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Love is blind, says the adage, and that can be a good thing when it comes to taxes. That’s because married couples often pay a marriage penalty—a higher federal income tax bill than they would if they were single. But for most couples, marriage means a lower tax bill—a marriage bonus in tax-speak.
Just in time for Valentine’s Day, the Tax Policy Center has updated its marriage bonus and penalty calculator to reflect the provisions of the American Taxpayer Relief Act of 2012 (ATRA), the new tax law Congress passed earlier this year. The new calculator lets you compare the tax bills of a couple filing as singles and as a couple for either the 2012 or 2013 tax year.
My TaxVox post about TPC’s original marriage bonus and penalty calculator explained why the tax code rewards some married couples and penalizes others so I won’t repeat all of that here. Instead I’ll discuss three tax provisions that will increase marriage penalties a lot in 2013 for many high-income couples.
1. ATRA’s new top tax rate: ATRA created a new 39.6 percent top tax bracket, which starts at $400,000 for single filers and $450,000 for couples filing jointly. Consider two people, each with $400,000 of taxable income. Unmarried, neither would hit the 39.6 percent rate. Married, they would pay the top rate on $350,000. That and other rate effects would impose a marriage penalty of more than $30,000.
2. Return of PEP and Pease: ATRA reinstated both the phaseout of personal exemptions (PEP) and the limitation on itemized deductions (Pease) that the 2001-2010 tax acts had eliminated. PEP takes away 2 percent of personal exemptions for each $2,500 (or part thereof) above a threshold—$250,000 of adjusted gross income (AGI) for singles and $300,000 for couples (both indexed for inflation going forward). PEP wouldn’t affect an unmarried couple in which each person has $250,000 of AGI but would take away all of their personal exemptions if they were married. That could increase their tax bill by more than $1,500 for each person in their family.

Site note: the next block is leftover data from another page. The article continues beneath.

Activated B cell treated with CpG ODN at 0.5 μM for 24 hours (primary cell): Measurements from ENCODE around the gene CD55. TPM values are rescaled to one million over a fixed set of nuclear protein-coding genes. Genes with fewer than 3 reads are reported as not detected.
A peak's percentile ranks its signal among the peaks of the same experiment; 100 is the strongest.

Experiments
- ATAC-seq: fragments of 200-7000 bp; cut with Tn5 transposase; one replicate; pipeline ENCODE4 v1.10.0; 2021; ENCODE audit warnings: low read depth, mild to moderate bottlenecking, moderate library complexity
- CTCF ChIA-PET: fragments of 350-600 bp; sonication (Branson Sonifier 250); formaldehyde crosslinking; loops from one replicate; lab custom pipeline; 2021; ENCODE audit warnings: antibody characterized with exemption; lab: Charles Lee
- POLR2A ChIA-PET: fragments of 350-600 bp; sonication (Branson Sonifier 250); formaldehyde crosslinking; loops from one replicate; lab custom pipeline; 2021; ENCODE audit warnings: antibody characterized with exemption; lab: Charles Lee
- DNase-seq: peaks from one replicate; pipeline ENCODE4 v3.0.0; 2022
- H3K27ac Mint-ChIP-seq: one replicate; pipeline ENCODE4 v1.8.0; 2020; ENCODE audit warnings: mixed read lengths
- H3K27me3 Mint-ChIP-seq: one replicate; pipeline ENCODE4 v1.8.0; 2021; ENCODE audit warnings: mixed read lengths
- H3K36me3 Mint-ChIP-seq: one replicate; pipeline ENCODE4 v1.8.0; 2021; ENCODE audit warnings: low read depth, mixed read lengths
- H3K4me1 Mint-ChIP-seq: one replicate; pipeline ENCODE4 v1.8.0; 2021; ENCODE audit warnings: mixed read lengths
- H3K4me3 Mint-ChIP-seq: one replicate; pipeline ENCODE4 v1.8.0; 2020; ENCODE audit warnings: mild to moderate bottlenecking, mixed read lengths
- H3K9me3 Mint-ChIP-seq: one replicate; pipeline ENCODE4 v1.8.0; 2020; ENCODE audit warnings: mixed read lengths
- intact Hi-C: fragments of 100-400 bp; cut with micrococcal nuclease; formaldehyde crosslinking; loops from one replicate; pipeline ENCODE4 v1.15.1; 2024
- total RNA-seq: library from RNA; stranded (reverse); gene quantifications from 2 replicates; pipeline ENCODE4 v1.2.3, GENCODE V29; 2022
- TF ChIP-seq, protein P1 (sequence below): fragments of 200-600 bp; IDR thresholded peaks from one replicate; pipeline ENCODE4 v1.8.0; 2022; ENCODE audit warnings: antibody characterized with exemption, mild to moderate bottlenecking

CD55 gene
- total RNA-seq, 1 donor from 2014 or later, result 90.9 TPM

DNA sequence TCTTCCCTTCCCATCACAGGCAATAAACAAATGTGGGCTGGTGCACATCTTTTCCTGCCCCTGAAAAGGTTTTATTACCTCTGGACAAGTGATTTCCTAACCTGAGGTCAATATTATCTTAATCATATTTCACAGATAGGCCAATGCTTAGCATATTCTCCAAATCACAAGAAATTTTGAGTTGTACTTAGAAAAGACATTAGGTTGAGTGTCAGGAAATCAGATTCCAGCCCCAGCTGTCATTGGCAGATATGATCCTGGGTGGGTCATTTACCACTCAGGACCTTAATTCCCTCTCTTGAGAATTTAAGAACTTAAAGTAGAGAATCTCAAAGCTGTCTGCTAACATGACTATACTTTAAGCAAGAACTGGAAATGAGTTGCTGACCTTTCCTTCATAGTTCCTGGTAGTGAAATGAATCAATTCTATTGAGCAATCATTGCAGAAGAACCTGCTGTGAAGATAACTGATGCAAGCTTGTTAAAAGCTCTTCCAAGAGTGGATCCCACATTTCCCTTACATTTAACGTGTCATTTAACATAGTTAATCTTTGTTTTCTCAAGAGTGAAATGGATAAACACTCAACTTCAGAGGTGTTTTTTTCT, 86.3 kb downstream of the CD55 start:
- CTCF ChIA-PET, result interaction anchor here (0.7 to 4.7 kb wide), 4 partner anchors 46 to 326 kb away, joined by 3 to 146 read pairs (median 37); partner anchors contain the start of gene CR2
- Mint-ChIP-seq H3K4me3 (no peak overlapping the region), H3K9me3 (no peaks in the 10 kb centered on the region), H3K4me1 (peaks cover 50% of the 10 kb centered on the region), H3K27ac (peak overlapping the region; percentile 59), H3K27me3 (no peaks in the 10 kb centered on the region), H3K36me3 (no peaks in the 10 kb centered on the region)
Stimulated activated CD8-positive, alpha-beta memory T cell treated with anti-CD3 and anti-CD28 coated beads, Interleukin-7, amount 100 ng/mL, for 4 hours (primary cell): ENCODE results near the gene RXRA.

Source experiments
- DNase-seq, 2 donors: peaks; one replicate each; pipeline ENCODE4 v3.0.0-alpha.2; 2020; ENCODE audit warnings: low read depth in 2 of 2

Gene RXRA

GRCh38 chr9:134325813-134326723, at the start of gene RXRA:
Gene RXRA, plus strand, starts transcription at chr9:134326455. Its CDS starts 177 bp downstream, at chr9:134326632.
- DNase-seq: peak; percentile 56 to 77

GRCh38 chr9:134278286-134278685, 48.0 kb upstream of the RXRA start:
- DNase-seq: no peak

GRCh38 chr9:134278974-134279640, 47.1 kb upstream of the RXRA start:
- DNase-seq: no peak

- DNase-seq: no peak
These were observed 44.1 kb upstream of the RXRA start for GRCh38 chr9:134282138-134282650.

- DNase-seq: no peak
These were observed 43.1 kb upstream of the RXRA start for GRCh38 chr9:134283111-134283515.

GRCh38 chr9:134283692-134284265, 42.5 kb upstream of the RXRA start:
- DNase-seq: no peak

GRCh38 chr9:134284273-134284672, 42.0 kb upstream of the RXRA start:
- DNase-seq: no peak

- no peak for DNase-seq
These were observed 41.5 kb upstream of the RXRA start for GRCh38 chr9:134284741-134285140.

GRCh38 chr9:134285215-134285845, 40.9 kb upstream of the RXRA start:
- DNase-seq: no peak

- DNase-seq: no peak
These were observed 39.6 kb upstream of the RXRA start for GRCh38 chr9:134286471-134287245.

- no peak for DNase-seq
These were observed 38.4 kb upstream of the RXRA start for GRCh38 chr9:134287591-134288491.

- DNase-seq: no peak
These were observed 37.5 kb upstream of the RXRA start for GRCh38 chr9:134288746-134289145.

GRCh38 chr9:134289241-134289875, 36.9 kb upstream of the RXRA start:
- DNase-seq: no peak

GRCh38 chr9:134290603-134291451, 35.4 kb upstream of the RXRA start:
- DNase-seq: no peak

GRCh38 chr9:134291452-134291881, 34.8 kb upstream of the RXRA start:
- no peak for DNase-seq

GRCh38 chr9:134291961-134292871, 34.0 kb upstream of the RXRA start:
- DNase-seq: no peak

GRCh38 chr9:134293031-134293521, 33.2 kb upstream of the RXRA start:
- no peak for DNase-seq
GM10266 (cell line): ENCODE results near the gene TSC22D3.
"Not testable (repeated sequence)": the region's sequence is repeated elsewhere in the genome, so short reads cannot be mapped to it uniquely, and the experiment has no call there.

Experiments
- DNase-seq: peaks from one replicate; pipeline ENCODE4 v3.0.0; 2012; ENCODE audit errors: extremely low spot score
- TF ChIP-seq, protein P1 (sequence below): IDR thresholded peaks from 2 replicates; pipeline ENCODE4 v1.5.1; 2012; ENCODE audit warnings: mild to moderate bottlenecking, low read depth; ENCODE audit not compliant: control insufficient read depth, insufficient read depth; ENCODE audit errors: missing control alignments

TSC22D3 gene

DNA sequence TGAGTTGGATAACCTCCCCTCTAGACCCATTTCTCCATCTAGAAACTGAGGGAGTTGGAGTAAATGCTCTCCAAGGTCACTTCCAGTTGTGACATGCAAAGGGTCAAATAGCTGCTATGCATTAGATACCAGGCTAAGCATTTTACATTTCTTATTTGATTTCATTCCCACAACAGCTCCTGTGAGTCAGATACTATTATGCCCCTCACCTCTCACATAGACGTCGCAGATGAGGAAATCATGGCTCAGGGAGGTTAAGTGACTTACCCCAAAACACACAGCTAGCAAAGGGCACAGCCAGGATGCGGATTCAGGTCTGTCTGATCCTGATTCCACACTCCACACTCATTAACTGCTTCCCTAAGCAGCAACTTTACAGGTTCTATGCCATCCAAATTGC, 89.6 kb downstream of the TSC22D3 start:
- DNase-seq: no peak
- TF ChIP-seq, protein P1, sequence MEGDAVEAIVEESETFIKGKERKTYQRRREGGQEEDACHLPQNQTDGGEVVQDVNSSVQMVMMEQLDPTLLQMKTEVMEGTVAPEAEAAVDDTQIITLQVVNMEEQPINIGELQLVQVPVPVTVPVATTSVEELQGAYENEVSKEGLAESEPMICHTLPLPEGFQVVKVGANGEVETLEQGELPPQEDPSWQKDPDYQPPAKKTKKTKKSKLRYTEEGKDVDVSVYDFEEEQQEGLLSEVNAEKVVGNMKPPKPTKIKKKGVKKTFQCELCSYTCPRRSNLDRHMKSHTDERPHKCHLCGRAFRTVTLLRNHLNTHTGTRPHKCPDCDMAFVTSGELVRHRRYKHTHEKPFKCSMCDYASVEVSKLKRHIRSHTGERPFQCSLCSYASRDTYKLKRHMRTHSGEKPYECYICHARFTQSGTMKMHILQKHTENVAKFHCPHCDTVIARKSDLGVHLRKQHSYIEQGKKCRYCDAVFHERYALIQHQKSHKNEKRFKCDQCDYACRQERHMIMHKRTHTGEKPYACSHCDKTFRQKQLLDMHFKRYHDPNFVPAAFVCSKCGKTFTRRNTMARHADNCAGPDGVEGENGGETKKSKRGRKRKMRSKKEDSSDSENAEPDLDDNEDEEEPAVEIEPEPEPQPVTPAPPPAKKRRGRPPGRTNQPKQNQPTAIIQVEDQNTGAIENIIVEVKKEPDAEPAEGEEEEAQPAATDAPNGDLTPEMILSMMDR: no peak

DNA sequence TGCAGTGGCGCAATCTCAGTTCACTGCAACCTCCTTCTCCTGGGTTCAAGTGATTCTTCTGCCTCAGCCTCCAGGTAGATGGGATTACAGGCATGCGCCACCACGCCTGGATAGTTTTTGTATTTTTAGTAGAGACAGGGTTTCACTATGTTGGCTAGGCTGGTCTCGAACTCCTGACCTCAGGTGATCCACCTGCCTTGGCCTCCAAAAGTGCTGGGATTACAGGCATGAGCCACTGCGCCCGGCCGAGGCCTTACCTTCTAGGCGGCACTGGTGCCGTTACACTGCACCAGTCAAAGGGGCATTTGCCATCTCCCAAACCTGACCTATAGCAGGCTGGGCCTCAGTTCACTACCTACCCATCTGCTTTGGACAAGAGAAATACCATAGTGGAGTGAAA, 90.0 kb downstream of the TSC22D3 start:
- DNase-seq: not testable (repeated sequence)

Pease reduces itemized deductions by 3 percent of AGI over the same thresholds that apply for PEP. It wouldn’t affect the unmarried couple with each person having $250,000 of AGI, but would raise their taxable income by up to $6,000 if they married, adding as much as $2,376 to their tax bill.
3. Obamacare Taxes: Two new taxes associated with the 2010 healthcare acts take effect in 2013: a 0.9 percent tax on earnings over unindexed thresholds—$200,000 for singles and $250,000 for couples—and a 3.8 percent tax on investment income over those thresholds. Two people earning $200,000 apiece would owe neither tax. If they marry, they would pay between $1,350 (if their income is all wages) and $5,700 (if it’s all investment income) in new taxes to support Obamacare.
The calculator makes it easy to determine these and other tax consequences of marriage in 2013. That’s not a very romantic activity, however, and, speaking as a happily married man, I suggest you find a better way to spend Valentine’s Day.
Posts and comments are solely the opinion of the author and not that of the Tax Policy Center, Urban Institute, or Brookings Institution.